MILAN (Reuters) - Italy's biggest bank by assets UniCredit CRDI.MI took a further step on Wednesday in a strategy to streamline its structure, announcing the placement of a 12% stake in Turkish bank Yapi Kredi YKBNK.IS.
UniCredit, which reports full-year earnings on Thursday, has been shedding assets and mending its balance sheet under Chief Executive Jean Pierre Mustier, who arrived in 2016 to turn the bank around amid concerns over its capital base.
The latest move in the French banker’s strategy, which has led UniCredit out of Poland and shrunk its domestic footprint, was the decision in November to dissolve a joint venture with Turkish conglomerate Koc Holding.
The unwinding of the JV handed UniCredit a direct 31.9% stake in Yapi which would fall to 20% after the share placement.
Through the JV, UniCredit had indirectly held 40% of Yapi, the country’s third-largest bank. An economic recession in Turkey and the free fall of the lira currency forced UniCredit to write down the asset by 846 million euros back in 2018.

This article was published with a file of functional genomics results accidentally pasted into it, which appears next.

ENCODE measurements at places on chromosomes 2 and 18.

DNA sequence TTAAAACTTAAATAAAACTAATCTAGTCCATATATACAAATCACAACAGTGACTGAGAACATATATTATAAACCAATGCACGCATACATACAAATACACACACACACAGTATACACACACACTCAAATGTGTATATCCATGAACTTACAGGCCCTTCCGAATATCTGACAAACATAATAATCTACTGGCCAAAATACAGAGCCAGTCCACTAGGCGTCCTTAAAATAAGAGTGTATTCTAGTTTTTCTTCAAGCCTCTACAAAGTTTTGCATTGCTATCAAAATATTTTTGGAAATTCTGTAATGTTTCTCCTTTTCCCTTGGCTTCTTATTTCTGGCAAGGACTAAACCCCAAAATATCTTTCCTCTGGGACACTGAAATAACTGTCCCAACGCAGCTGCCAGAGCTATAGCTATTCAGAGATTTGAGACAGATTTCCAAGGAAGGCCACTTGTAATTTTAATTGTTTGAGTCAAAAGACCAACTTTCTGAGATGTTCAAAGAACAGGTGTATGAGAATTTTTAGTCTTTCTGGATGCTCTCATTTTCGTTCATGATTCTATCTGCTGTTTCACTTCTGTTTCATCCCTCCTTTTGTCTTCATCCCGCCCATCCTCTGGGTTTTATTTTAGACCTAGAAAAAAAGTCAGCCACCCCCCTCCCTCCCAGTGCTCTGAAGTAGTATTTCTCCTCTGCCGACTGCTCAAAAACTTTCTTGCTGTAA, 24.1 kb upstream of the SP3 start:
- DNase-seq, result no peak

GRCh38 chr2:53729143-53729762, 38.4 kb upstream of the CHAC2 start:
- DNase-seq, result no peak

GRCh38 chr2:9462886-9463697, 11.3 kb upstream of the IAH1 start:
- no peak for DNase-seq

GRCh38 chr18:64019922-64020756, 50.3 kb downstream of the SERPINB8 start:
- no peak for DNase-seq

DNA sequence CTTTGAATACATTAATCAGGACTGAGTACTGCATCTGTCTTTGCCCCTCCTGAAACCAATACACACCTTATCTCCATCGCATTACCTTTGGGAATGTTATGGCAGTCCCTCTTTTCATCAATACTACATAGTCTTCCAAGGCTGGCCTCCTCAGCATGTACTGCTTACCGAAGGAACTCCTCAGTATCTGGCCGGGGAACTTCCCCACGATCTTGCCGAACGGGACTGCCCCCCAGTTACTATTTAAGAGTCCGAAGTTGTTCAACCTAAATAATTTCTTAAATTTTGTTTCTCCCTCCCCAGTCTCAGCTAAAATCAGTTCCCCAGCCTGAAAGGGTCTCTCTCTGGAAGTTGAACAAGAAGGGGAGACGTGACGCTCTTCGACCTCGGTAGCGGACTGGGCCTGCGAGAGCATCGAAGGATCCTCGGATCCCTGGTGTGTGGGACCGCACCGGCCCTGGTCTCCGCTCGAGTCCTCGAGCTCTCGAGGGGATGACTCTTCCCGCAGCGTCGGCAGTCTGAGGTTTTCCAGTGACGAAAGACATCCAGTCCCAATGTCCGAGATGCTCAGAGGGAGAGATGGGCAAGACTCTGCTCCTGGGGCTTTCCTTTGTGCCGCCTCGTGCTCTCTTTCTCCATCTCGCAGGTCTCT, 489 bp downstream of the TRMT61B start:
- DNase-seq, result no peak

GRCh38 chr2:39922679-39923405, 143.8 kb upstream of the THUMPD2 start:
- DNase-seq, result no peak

UniCredit said the sale had yielded around 440 million euros. It added the transaction would generate a negative 0.82 billion euro impact on first quarter earnings partly due to the difference between the market value of the stake and its book value.
“The transaction is part of UniCredit’s on-going strategy to simplify its shareholdings and to optimize its capital allocation,” the bank said in a statement.
UniCredit said in December it planned to book a 400 million euro ($440 million) charge in the fourth quarter of 2019 in relation to the unwinding of the accord with Koc.
This and other one-off hits, coupled with large writedowns of problem loans the bank has decided to bring forward, are behind the 1.1 billion euro net loss forecast by analysts for the quarter in a consensus provided by the company.
Morgan Stanley, Citi, JPMorgan, and UniCredit/Kepler Cheuvreux are managing the accelerated book-building process.
The sale was completed at a price of 2.88 Turkish liras for each Yapi share, equivalent to a 4% discount to Wednesday’s closing price of 3.00 liras.
Reporting by Valentina Za and Francesca Landini in Milan, additional reporting by Abhinav Ramnarayan in London and Arno Schuetze in Frankfurt; Editing by David Evans
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